Berger, on the scene in Paris, predicted that Fratangelo "will be a great player and will climb into the top 50 really fast. This is an important step in his career."

Fratangelo -- who will skip the grass-court season to play Futures events and try to improve his ATP ranking -- was one of six U.S. boys to qualify for the French Open draw. Marcos Giron, out of Thousand Oaks High in Southern California, was the only other player to get past the second round (he lost in the third).

• Fascinating stuff in the girls singles' draw. Caroline Garcia, whose groundstroke elegance stunned observers and nearly took down Maria Sharapova in the second round, was beaten in the semifinals 6-2, 1-6, 6-2 by Ons Jabeur, who went on to win the tournament. Jabeur is the first junior Grand Slam singles winner from North Africa (Tunisia), and I loved her comment after the final: "I don't like to play like girls, especially Russian girls. I like to be different, so drop shots and volley shots and everything."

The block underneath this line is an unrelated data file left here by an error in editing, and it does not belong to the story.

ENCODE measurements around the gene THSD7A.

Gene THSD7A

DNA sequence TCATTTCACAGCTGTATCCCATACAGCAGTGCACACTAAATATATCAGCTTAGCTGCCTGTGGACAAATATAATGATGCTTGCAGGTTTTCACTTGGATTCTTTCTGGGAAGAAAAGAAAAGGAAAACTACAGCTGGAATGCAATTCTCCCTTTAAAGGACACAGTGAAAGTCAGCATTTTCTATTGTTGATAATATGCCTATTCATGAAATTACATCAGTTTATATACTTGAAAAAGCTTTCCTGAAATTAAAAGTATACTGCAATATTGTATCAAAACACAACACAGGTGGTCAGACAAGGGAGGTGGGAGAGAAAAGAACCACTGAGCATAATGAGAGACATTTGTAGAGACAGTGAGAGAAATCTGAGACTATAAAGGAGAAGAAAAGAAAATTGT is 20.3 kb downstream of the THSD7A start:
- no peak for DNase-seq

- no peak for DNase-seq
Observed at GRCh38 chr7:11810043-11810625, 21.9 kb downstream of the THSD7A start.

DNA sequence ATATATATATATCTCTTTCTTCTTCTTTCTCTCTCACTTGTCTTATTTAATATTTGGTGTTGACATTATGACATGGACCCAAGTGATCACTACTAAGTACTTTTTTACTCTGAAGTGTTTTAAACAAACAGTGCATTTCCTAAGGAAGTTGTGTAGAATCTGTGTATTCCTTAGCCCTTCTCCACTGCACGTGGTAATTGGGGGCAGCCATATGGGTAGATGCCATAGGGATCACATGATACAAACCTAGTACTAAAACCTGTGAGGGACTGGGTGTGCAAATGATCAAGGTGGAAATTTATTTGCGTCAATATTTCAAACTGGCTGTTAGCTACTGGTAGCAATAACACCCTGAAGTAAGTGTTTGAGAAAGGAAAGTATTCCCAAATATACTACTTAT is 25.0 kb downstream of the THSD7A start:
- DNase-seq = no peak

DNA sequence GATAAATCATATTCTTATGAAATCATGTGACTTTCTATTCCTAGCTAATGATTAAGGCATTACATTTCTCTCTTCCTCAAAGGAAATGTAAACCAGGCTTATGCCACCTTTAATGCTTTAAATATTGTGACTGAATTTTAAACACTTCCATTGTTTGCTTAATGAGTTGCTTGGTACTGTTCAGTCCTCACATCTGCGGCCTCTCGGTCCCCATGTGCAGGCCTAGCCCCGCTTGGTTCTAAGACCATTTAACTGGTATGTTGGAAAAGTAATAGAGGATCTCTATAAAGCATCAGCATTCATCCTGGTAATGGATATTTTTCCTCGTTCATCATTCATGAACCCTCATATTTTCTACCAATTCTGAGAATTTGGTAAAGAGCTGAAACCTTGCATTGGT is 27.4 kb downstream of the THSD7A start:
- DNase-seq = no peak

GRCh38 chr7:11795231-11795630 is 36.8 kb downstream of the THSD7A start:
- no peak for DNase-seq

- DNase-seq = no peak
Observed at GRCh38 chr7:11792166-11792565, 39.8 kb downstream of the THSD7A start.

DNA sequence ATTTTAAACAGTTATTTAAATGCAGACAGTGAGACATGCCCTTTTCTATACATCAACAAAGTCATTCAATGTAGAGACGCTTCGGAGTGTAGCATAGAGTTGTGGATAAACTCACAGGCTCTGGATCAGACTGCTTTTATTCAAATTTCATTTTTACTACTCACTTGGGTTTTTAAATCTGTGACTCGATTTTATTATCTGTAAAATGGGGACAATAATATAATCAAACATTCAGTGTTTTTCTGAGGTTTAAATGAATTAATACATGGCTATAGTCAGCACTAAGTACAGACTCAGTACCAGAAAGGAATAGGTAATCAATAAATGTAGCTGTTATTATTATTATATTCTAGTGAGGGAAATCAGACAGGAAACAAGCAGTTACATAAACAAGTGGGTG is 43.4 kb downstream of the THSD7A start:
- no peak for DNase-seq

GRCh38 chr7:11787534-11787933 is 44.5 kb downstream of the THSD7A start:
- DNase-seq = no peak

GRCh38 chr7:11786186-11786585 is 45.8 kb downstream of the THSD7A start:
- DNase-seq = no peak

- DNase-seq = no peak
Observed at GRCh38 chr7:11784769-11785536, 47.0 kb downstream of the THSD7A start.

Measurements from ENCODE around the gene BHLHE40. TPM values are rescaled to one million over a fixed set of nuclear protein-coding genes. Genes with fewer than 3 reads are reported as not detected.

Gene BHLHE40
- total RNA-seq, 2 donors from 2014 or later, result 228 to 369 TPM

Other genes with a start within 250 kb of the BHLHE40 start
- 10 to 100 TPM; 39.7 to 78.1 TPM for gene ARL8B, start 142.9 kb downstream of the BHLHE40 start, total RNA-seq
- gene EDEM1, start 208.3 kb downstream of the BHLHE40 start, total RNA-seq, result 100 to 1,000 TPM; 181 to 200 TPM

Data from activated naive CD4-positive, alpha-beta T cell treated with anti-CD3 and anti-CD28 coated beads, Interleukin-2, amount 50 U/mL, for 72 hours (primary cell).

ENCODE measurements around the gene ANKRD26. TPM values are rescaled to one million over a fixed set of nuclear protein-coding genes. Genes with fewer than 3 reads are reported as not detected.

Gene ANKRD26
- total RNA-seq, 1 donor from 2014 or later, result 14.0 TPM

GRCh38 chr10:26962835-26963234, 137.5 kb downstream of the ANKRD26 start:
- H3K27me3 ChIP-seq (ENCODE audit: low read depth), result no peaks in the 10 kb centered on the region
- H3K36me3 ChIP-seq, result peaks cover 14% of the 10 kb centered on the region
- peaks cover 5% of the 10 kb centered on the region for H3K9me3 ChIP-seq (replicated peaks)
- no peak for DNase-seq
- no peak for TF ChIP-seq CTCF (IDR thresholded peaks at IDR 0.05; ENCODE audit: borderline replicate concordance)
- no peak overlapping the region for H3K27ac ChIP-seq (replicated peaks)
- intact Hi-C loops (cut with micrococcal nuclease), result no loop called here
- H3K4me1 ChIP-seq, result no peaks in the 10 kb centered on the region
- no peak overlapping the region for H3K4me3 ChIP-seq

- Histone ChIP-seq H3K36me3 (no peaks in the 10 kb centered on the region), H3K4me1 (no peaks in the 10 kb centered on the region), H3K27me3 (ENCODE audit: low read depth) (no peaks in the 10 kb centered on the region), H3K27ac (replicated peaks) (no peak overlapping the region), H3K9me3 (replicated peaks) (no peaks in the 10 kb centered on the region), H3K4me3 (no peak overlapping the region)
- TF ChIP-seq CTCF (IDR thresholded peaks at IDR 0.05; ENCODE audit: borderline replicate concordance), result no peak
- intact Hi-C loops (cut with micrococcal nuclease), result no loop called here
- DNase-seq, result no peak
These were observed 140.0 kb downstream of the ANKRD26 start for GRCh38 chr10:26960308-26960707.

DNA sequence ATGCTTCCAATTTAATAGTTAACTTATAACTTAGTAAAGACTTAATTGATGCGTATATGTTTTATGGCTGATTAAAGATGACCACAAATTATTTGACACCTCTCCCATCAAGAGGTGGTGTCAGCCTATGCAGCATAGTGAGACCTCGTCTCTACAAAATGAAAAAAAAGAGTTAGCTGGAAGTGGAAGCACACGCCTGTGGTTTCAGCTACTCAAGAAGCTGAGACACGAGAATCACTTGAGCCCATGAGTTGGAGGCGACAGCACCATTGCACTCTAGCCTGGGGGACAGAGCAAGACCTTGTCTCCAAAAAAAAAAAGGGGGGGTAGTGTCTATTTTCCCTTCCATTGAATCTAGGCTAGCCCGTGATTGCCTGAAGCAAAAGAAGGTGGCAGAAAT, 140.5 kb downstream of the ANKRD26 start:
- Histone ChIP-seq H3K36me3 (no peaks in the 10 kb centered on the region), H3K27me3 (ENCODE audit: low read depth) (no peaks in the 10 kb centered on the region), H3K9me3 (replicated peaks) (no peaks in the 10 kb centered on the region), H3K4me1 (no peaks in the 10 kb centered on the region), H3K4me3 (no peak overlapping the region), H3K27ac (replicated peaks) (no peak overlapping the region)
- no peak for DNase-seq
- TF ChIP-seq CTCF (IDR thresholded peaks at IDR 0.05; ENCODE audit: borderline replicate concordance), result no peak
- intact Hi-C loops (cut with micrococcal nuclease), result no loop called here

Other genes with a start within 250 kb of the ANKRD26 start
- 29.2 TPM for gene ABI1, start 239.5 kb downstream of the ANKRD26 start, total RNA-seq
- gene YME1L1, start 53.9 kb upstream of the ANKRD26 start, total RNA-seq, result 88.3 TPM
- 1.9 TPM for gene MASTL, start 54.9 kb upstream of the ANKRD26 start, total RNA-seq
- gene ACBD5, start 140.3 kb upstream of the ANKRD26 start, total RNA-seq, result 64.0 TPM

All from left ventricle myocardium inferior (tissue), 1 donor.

As far as American girls in Paris, not much to report. Three of them made the draw, and only Victoria Duval (Delray Beach, Fla.) had any success, reaching the third round.

• One of the best writers in the business, Christopher Clarey of the New York Times, after watching Sharapova commit 10 double-faults in her loss to Li Na: "I've only watched a couple of matches in my life where I was absolutely sure someone would double-fault on match point. This was one."

• As if Caroline Wozniacki didn't hear enough about Li Na being the most accomplished player in the world through the first two majors: It was her father, Piotr, the Danish Fed Cup captain, who suggested that Li hook up with coach Michael Mortensen.

• I once asked a tennis insider how the ranking system works, exactly, and he replied, "Don't ask," suggesting it's far too complicated to even address. I just know this: If Serena Williams doesn't play for nearly a year, she should be ranked about 103rd, not 17th. Strange, too, to see Mardy Fish and Andy Roddick both in the Top 10 (Fish is ninth, and Roddick crept up one spot from No. 11).